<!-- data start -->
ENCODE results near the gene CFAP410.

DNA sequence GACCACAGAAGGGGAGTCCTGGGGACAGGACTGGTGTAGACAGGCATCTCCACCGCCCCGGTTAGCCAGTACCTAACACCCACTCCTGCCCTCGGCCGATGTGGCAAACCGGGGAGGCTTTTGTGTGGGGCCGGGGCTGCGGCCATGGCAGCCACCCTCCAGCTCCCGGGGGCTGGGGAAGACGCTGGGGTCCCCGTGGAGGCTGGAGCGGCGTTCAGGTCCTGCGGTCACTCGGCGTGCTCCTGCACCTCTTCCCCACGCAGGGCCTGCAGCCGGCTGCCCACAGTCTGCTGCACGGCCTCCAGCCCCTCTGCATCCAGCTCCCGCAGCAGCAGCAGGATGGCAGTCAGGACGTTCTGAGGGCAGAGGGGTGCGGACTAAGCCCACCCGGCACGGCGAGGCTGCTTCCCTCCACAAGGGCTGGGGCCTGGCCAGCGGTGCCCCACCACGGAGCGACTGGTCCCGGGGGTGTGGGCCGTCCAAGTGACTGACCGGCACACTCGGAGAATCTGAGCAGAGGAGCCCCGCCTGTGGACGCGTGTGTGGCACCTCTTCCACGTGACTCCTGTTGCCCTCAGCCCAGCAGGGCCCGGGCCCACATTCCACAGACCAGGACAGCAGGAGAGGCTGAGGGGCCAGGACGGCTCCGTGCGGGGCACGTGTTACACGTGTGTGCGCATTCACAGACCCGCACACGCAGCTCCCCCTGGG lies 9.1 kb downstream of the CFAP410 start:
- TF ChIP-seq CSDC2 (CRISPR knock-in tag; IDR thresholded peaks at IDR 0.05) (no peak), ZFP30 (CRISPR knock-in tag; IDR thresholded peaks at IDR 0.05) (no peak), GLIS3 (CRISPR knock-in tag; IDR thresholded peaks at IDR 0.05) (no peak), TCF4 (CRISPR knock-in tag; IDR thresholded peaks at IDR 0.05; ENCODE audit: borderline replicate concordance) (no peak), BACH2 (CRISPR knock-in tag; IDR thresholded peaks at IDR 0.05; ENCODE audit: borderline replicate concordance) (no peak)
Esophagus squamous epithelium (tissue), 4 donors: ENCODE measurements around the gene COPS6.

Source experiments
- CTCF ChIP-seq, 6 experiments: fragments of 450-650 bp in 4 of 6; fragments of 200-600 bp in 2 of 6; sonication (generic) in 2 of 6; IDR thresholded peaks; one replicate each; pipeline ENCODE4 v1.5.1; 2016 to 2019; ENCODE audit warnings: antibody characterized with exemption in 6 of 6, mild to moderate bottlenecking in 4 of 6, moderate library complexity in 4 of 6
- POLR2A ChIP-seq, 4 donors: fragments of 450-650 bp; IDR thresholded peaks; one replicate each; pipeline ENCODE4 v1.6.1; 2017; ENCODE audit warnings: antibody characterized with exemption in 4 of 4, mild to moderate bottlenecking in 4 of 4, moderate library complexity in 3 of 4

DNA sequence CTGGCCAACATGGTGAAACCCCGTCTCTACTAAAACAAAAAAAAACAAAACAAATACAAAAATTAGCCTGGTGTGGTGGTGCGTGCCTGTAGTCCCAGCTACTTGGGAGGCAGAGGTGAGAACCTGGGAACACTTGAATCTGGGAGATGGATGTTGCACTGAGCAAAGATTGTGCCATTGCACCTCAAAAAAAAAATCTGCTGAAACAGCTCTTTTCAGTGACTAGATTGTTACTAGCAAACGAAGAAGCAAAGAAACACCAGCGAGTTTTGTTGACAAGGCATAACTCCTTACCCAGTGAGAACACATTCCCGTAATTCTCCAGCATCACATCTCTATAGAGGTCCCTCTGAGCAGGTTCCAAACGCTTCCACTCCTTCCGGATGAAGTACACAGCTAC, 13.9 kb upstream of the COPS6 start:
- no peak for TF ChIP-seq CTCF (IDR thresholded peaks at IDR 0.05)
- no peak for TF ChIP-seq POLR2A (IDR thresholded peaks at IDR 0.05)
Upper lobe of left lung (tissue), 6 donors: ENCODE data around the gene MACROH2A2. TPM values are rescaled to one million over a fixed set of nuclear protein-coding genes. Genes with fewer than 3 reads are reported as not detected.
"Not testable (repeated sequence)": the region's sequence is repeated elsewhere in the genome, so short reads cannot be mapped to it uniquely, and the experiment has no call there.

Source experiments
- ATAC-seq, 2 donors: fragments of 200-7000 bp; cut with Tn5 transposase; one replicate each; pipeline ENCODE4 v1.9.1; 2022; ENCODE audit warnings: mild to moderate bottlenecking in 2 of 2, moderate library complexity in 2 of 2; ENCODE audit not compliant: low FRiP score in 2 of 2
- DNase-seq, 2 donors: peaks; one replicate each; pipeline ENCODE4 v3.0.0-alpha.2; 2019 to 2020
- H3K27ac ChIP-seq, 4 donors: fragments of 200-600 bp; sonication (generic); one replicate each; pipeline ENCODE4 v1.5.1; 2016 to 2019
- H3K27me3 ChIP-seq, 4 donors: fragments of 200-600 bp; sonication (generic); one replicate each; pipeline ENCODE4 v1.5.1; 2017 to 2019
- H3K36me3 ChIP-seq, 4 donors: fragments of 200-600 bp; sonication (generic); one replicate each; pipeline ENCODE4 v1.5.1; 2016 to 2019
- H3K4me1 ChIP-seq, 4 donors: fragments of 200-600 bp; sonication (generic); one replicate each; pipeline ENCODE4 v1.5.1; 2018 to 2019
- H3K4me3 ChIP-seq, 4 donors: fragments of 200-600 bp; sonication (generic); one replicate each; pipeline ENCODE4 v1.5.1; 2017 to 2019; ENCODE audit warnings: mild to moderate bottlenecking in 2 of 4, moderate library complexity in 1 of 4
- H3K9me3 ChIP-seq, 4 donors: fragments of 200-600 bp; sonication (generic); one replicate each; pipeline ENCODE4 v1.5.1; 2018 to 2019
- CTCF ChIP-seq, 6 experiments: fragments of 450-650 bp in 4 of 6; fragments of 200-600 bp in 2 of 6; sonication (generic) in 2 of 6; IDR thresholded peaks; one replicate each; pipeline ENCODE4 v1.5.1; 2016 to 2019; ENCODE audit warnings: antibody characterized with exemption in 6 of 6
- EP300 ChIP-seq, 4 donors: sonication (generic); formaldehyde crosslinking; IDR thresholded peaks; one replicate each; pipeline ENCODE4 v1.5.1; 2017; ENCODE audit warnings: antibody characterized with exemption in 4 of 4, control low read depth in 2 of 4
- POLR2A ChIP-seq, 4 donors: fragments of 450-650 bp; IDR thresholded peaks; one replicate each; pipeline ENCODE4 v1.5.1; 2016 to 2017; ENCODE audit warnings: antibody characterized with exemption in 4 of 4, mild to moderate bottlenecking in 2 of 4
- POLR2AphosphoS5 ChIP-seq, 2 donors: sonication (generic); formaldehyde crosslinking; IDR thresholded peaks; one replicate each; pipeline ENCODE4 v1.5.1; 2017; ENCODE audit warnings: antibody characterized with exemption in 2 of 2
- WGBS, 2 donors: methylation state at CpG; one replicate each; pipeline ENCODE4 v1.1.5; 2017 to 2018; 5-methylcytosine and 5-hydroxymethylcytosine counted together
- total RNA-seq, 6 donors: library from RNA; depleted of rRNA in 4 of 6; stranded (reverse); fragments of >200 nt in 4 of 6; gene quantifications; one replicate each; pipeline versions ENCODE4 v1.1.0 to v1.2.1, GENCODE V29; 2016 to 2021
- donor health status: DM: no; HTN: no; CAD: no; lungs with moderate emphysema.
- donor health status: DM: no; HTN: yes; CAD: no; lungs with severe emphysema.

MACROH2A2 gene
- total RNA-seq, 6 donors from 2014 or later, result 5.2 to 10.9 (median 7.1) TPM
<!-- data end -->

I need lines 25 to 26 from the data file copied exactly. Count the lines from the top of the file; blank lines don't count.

- POLR2AphosphoS5 ChIP-seq, 2 donors: sonication (generic); formaldehyde crosslinking; IDR thresholded peaks; one replicate each; pipeline ENCODE4 v1.5.1; 2017; ENCODE audit warnings: antibody characterized with exemption in 2 of 2
- WGBS, 2 donors: methylation state at CpG; one replicate each; pipeline ENCODE4 v1.1.5; 2017 to 2018; 5-methylcytosine and 5-hydroxymethylcytosine counted together